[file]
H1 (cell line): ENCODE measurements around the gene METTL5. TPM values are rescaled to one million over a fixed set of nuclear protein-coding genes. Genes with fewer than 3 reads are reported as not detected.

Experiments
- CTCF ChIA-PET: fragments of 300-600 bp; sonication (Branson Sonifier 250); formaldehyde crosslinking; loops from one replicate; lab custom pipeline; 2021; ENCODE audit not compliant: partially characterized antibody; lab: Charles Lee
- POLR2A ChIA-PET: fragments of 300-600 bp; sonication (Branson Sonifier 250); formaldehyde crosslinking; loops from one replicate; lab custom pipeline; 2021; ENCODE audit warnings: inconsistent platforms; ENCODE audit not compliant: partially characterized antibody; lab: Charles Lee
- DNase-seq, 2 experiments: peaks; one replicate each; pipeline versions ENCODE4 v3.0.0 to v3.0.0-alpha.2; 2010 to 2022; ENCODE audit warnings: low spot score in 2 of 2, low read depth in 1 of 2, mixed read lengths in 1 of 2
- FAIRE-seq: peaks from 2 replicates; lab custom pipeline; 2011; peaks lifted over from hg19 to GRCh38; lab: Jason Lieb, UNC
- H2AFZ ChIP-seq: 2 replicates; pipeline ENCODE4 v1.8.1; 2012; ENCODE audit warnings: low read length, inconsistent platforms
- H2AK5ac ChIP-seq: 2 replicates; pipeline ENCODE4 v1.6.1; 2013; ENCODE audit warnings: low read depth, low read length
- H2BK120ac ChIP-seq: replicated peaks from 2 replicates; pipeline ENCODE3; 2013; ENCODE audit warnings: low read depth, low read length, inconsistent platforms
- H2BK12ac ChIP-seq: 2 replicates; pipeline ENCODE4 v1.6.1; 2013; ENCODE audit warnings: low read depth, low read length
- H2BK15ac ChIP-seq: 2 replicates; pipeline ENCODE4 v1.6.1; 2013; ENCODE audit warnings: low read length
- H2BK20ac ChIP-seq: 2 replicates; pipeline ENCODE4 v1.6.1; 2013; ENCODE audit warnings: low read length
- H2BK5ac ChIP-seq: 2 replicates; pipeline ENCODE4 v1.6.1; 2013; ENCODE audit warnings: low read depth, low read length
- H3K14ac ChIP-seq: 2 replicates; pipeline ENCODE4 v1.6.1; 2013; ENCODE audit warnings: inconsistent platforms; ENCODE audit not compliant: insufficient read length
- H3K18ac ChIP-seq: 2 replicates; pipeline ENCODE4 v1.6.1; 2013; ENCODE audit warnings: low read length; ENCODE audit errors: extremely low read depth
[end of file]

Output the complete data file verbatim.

H1 (cell line): ENCODE measurements around the gene METTL5. TPM values are rescaled to one million over a fixed set of nuclear protein-coding genes. Genes with fewer than 3 reads are reported as not detected.

Experiments
- CTCF ChIA-PET: fragments of 300-600 bp; sonication (Branson Sonifier 250); formaldehyde crosslinking; loops from one replicate; lab custom pipeline; 2021; ENCODE audit not compliant: partially characterized antibody; lab: Charles Lee
- POLR2A ChIA-PET: fragments of 300-600 bp; sonication (Branson Sonifier 250); formaldehyde crosslinking; loops from one replicate; lab custom pipeline; 2021; ENCODE audit warnings: inconsistent platforms; ENCODE audit not compliant: partially characterized antibody; lab: Charles Lee
- DNase-seq, 2 experiments: peaks; one replicate each; pipeline versions ENCODE4 v3.0.0 to v3.0.0-alpha.2; 2010 to 2022; ENCODE audit warnings: low spot score in 2 of 2, low read depth in 1 of 2, mixed read lengths in 1 of 2
- FAIRE-seq: peaks from 2 replicates; lab custom pipeline; 2011; peaks lifted over from hg19 to GRCh38; lab: Jason Lieb, UNC
- H2AFZ ChIP-seq: 2 replicates; pipeline ENCODE4 v1.8.1; 2012; ENCODE audit warnings: low read length, inconsistent platforms
- H2AK5ac ChIP-seq: 2 replicates; pipeline ENCODE4 v1.6.1; 2013; ENCODE audit warnings: low read depth, low read length
- H2BK120ac ChIP-seq: replicated peaks from 2 replicates; pipeline ENCODE3; 2013; ENCODE audit warnings: low read depth, low read length, inconsistent platforms
- H2BK12ac ChIP-seq: 2 replicates; pipeline ENCODE4 v1.6.1; 2013; ENCODE audit warnings: low read depth, low read length
- H2BK15ac ChIP-seq: 2 replicates; pipeline ENCODE4 v1.6.1; 2013; ENCODE audit warnings: low read length
- H2BK20ac ChIP-seq: 2 replicates; pipeline ENCODE4 v1.6.1; 2013; ENCODE audit warnings: low read length
- H2BK5ac ChIP-seq: 2 replicates; pipeline ENCODE4 v1.6.1; 2013; ENCODE audit warnings: low read depth, low read length
- H3K14ac ChIP-seq: 2 replicates; pipeline ENCODE4 v1.6.1; 2013; ENCODE audit warnings: inconsistent platforms; ENCODE audit not compliant: insufficient read length
- H3K18ac ChIP-seq: 2 replicates; pipeline ENCODE4 v1.6.1; 2013; ENCODE audit warnings: low read length; ENCODE audit errors: extremely low read depth